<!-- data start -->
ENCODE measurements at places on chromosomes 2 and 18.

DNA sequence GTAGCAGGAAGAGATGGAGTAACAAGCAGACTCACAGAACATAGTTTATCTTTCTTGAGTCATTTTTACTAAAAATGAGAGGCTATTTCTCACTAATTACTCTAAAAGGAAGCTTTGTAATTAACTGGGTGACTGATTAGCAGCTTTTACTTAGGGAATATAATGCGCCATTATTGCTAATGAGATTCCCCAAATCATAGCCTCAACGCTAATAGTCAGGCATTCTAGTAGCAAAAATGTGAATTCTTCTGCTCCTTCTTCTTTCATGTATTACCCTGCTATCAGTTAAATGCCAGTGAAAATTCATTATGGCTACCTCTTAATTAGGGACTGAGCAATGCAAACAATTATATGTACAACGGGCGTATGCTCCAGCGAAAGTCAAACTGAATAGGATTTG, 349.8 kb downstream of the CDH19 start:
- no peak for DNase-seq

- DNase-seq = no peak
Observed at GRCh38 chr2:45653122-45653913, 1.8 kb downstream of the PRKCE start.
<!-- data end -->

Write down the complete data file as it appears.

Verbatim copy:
ENCODE measurements at places on chromosomes 2 and 18.

DNA sequence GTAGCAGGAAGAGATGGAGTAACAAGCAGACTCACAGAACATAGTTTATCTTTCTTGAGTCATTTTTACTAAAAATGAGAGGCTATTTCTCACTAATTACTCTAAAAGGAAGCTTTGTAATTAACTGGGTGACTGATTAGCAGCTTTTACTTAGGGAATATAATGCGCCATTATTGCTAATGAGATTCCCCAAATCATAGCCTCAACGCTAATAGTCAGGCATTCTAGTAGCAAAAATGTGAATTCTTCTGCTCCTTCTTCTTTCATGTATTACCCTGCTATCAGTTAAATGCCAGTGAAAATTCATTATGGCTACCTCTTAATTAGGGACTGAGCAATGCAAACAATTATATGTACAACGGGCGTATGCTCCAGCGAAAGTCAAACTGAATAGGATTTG, 349.8 kb downstream of the CDH19 start:
- no peak for DNase-seq

- DNase-seq = no peak
Observed at GRCh38 chr2:45653122-45653913, 1.8 kb downstream of the PRKCE start.